Ok.. here is my Inauguration coverage, and maybe the end of the ObamaRama that has been plaguing us for the past year or two. I am kind of happy that the election is over and the inauguration too. I am happy with the experience and am ready to actually see “CHANGE” in process. I know its not going to be tangible right now, but I’m tired of all the talk. I wish the Obama’s the best of luck, and I really am super proud of having been able to witness this in my young life.
So, Kitty over @ Kittybradshaw.com (thanks again for the tip!) told me about this letter making its net rounds from the Bush girls to the Obama girls. So I did my digging and found it over at the Washington Journal’s site. No matter what the Bush girls do with their lives I will always think of them as raging drunks.. but then again that’s how I think of most people, LOL. But after reading the letter, I think the most valuable thing they could have said was about not seeing your father through the worlds eyes, but by your own eyes. He’s a father first then the President. Although that may get lost over time and in translation its a very real statement to make. And although the Obama girls, Sasha and Malia, are very young they are entering foreign territory. The Bush girls kinda knew what was ahead from when their Grandfather was president.
This letter should have focused on the pressures that now await them in their growing years. I mean, all that stuff about friends and museums was great and fine, but no one can prepare them on how to deal with your teenage years, and teenage rebellion, under the watchful eye of not only the secret service but from the American People. And, honestly, Sasha & Malia have it worse being the first African-American (or Black whatever you prefer to call it) first children. There is twice as much, hell 3 times as much, pressure on them. The world will be waiting for them to make one wrong step. Sad but true…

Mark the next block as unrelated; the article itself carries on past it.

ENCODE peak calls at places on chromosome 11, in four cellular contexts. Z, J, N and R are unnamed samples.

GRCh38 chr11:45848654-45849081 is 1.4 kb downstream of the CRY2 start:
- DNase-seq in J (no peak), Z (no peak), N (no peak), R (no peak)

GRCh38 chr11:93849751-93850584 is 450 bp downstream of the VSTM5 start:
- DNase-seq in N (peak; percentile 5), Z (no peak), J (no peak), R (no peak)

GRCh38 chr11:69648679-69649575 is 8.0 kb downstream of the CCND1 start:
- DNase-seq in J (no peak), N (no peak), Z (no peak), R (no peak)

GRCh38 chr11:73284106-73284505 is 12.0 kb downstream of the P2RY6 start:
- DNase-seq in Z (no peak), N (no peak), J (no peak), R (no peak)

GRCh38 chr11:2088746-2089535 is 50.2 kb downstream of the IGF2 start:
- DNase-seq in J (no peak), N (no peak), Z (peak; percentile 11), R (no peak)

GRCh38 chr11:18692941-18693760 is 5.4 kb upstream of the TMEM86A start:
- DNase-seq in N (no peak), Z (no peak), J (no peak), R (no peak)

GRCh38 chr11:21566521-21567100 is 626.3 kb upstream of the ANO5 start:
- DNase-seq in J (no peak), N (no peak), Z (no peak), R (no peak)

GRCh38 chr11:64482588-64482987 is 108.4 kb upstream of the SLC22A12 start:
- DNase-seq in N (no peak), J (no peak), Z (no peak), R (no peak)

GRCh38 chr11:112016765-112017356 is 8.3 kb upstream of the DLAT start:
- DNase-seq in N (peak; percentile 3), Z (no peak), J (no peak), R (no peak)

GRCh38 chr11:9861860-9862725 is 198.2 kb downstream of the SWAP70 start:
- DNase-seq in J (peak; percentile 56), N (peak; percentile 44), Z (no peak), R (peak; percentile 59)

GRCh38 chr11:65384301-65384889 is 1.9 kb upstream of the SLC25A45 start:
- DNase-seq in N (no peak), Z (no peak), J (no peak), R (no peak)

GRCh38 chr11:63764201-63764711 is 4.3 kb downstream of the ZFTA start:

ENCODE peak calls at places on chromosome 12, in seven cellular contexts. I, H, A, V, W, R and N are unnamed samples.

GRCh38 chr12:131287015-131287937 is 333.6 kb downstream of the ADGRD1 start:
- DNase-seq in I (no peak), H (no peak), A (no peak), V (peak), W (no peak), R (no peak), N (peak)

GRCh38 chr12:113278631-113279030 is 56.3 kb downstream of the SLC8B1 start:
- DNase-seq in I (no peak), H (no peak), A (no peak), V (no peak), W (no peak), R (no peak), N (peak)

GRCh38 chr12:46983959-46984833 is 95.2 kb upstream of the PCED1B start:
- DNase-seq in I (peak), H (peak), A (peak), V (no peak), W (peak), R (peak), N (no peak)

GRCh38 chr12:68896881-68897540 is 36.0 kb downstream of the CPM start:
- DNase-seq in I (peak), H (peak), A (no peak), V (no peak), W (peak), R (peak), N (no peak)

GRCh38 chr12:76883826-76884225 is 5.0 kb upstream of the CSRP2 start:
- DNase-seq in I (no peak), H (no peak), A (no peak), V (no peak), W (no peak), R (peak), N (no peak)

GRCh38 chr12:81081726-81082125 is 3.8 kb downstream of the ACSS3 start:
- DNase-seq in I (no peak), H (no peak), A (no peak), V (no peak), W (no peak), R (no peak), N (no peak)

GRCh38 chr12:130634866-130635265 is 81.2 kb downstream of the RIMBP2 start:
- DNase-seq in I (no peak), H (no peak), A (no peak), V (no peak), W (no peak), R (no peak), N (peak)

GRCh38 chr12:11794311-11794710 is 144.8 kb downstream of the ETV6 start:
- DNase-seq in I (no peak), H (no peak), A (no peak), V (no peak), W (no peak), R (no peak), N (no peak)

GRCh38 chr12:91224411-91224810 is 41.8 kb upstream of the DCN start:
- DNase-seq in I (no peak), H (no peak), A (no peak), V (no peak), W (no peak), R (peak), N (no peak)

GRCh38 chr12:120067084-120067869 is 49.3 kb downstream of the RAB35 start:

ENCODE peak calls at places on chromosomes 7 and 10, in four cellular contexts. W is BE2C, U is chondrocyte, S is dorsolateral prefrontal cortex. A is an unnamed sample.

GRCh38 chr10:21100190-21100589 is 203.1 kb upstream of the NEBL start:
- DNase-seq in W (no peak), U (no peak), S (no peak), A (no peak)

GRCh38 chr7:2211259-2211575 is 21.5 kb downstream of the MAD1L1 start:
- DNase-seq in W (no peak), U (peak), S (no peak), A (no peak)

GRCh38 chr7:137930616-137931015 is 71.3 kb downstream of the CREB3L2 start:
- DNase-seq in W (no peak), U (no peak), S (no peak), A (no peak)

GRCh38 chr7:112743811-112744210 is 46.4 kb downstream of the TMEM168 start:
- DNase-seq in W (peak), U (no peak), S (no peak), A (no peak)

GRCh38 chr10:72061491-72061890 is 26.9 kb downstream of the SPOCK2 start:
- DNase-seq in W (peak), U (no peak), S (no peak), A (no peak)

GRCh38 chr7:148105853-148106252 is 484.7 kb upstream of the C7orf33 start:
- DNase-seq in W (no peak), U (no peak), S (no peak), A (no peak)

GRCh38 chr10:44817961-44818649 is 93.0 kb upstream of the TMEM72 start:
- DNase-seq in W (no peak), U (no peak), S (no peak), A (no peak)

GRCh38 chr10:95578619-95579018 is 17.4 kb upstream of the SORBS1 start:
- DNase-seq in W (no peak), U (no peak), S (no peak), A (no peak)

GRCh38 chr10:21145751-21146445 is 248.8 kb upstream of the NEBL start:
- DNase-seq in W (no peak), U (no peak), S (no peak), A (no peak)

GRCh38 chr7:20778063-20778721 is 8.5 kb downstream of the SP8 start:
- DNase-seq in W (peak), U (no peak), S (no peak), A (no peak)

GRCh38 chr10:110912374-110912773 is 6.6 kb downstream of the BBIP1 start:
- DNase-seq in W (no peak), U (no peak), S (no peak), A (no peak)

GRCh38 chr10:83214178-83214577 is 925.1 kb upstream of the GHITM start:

Here’s their letter:
Sasha and Malia, we were seven when our beloved grandfather was sworn in as the 41st President of the United States. We stood proudly on the platform, our tiny hands icicles, as we lived history. We listened intently to the words spoken on Inauguration Day service, duty, honor. But being seven, we didn’t quite understand the gravity of the position our Grandfather was committing to. We watched as the bands marched by — the red, white, and blue streamers welcoming us to a new role: the family members of a President.